When children or young adults have a propensity to send images on social media, "We usually tell them to look at that image and imagine that it's been printed on a T-shirt, front and back," Fleming said.
"Would they wear that T-shirt out in public? If they hesitate at all then they should not be sharing that image on the internet or on their cellphones with each other or however else they want to share it."
Dr. Victor Strasburger, an adolescent medicine expert at the University of New Mexico, said parents, schools and law enforcement authorities "need to understand that teenagers are neurologically programmed to do dumb things." Their brains aren't mature enough to fully realize the consequences of their actions, including sexting, until early adulthood, he said.
Strasburger agreed with Mitchell and Fleming that there should be more emphasis on teaching teens to be responsible with new technology, such as learning that when things are put online, they're potentially there forever.With files from CBC's Lorenda Reddekopp and The Associated Press
Top News Headlines
- Oklahoma tornado recovery work begins after deadly storm
- Harper speaks to Tory caucus on Senate scandal
- Prime Minister Stephen Harper will give a televised address to the Conservative caucus this morning and comment on the Senate expenses controversy that prompted the weekend resignation of his chief of staff, and forced senators Mike Duffy and Pam Wallin to step aside. more »
- Keith Boag: Have you heard about the murderous abortion doctor?
- Fearful Oklahoma families search for children
- Baseball fuels dreams, desperation in Dominican Republic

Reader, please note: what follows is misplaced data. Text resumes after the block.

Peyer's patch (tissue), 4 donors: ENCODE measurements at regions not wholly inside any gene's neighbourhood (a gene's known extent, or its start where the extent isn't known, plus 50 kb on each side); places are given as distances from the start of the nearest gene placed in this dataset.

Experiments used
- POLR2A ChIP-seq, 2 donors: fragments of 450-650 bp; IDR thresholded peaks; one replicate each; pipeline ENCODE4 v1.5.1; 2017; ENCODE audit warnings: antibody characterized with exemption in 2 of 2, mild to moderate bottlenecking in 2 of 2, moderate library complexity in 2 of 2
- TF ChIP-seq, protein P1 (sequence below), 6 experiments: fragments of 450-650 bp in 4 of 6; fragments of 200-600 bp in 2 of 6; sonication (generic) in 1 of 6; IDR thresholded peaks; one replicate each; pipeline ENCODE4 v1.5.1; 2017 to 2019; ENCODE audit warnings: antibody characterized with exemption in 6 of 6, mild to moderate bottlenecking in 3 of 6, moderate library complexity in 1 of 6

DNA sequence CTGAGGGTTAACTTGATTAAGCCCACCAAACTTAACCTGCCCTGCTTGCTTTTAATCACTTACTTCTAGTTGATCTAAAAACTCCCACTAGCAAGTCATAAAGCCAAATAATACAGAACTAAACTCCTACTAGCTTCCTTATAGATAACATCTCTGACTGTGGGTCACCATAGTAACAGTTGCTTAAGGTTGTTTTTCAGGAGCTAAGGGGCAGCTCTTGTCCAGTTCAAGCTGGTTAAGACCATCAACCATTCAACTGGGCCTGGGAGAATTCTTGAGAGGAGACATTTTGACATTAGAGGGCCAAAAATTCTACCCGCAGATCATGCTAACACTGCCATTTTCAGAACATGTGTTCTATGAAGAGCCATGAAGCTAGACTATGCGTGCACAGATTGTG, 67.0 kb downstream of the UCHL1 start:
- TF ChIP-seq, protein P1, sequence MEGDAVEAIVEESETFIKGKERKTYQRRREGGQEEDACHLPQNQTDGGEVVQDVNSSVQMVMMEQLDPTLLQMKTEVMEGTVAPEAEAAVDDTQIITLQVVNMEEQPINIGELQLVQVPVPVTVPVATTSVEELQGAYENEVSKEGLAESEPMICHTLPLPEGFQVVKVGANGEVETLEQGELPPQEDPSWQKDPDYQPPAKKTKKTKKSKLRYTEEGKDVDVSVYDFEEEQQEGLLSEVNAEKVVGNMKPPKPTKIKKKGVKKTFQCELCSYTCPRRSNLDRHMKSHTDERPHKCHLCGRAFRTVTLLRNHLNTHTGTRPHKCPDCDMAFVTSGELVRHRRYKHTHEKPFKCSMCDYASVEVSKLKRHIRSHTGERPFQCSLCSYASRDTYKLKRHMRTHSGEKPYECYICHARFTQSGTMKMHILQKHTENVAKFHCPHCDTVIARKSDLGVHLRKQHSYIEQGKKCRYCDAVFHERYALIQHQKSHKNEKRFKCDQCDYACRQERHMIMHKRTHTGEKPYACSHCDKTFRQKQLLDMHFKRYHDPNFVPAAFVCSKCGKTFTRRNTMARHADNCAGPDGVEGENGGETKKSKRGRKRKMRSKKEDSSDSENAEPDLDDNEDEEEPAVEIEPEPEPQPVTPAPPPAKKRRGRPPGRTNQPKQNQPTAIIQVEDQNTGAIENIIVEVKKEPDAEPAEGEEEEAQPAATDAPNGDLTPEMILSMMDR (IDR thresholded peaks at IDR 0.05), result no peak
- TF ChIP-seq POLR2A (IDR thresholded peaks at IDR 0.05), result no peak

- The Toronto Blue Jays have a number of stars from the Dominican Republic, but in the shadow of these successful players is an equally important story about hope and poverty, and a country desperately struggling to balance the two. more »
Latest Health News Headlines
- Sleeping with parents always risky for infants, study suggests
- Sharing a bed with their parents increased the risk of sudden infant death syndrome (SIDS) in babies under three months old by at least a factor of five, even without any other risk factors, the largest ever analysis of individual cases suggests. more »
- Flu shot for health workers urged by Ont. medical officer
- Ontario's chief medical officer of health is renewing her push for health-care workers, particularly those in long-term care, to get their shots. more »
- Saudi coronavirus work stymied at Canadian lab
- The National Microbiology Laboratory in Winnipeg is working with a sample of the new coronavirus that's causing clusters of infections abroad - but can't share the material with other researchers across the country despite the public health urgency. more »
- Should genetic testing for cancer be available to all Canadians?
- The revelation that Hollywood celebrity Angelina Jolie had a double mastectomy as a preventative measure against cancer stoked heated discussion this past week, but one prominent cancer researcher says it demonstrates the need to make genetic testing available to all Canadians. more »
- Oklahoma tornado recovery work begins after dozens killed
- 51 dead after tornado levels Oklahoma suburbs
- Edmonton driver, 62, charged in boy's patio death
- Unknown remains found on Dellen Millard's farm
- Will alleged Rob Ford video overshadow Toronto casino debate?
- Netflix and the rise of binge TV watching
- Harper to address Tory caucus amid Senate scandal
- Ray Manzarek of The Doors dies at 74
- Central Newfoundland digs out from freak snowfall